Here is a story about a Florida man heading to the Galapagos to volunteer his services working on record keeping and such for the Charles Darwin Foundation. Great! Wish I was going. I definitely can’t knock what this guy is doing. On the other hand, there are some inaccuracies that cropped up in the article. Mr. Foster is not a scientist, and apparently has had no real dealings with science before. He admits that, and that’s fine. Unfortunately, his comments combined with the reporter’s equal lack of science understanding force this story to take a sharp turn into error-land. And when these errors crop up in a newspaper — a place were people get their facts from — the distorted information gets passed off as accurate with most readers not knowing the difference.
Foster is not an evolutionist.
What is that supposed to mean? Seriously. What is an evolutionist? Those five words carry a lot of meaning, none of which is based on reality. This simple sentence gives the impression that evolution is a profession or a religion or an occupation or … something. There is no such thing as an evolutionist. There are scientists who study and use knowledge of evolution, but that is clearly not what the reporter was going for here. I think that Mr. Foster was fuzzy about this whole evolution thing, and that fuzziness passed right along to the reporter who didn’t bother to do anything other than interview Mr. Foster and then write the story.
However, he does believe it’s an important time to re-assess the validity of Darwin’s theory in the rapidly changing world.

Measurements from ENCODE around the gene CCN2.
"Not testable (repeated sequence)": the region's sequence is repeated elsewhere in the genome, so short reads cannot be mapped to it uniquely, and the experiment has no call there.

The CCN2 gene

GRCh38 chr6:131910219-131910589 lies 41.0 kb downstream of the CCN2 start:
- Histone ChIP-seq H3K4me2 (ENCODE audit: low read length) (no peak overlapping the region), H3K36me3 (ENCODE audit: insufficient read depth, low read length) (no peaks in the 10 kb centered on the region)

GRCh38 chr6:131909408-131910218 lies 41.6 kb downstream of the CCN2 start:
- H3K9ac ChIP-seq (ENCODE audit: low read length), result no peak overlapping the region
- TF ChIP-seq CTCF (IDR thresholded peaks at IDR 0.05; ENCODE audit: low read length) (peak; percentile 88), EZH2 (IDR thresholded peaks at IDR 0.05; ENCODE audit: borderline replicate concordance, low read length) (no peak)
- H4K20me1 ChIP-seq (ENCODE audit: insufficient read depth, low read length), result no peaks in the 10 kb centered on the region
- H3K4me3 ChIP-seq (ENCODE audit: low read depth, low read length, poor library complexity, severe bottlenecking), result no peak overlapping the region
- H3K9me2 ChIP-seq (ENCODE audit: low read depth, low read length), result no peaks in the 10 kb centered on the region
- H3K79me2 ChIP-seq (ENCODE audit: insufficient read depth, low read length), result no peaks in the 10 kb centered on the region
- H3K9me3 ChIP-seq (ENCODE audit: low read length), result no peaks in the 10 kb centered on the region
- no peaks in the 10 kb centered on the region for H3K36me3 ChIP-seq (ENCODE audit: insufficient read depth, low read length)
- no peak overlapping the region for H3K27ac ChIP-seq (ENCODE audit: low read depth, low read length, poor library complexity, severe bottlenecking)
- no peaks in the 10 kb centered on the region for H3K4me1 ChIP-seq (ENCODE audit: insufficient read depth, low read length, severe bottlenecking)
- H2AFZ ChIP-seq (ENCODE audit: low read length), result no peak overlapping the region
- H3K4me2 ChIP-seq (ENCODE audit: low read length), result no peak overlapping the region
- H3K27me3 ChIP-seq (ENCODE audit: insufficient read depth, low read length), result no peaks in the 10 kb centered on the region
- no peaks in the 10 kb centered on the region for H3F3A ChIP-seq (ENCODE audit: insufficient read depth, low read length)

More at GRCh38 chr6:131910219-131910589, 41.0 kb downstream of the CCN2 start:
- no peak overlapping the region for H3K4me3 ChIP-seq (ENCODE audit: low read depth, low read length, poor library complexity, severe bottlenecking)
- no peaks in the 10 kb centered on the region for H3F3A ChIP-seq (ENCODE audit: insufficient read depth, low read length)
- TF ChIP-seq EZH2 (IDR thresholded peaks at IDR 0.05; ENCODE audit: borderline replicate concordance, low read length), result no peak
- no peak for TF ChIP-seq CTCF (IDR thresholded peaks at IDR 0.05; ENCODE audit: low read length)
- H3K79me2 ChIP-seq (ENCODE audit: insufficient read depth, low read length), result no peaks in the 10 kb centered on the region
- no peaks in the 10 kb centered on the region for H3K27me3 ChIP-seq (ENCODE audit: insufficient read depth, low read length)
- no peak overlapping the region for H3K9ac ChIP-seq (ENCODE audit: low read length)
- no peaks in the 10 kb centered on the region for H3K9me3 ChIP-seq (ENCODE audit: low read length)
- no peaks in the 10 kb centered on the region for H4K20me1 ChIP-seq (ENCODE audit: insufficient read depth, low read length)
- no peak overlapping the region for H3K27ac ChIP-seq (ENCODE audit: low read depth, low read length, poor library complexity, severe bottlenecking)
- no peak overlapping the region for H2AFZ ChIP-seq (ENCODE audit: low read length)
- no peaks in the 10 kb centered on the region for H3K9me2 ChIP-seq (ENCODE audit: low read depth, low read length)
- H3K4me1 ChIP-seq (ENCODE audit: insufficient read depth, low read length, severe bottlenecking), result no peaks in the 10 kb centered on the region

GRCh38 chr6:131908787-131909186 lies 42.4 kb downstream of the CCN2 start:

First of all, Darwin’s theory is a century and half old, and science and evolution have advanced quite a bit in the intervening time. Darwin was a “father” of this particular branch of science just like the other great minds of science were “fathers” of their branches of science. But science has come a long way. Science has been “re-assessing” Darwin’s theory for decades and has discarded that which was wrong about it and built upon the foundation of what was right about it. We’re not stuck in Darwin’s time.
“Evolution is a theory,” he said. “Both sides, creationism and evolution, are not exclusive.”
Evolution is a scientific theory, yes. But that meaning of the word denotes strength, not doubt. And there are no “two sides.” Creationism is not science. Period.
I don’t want to demean Mr. Foster’s volunteer effort. But he isn’t a good information source on this stuff, and the reporter should have known better. The reporter’s writing gave the interview subject the air of authority on the matter of evolution, when Mr. Foster clearly isn’t.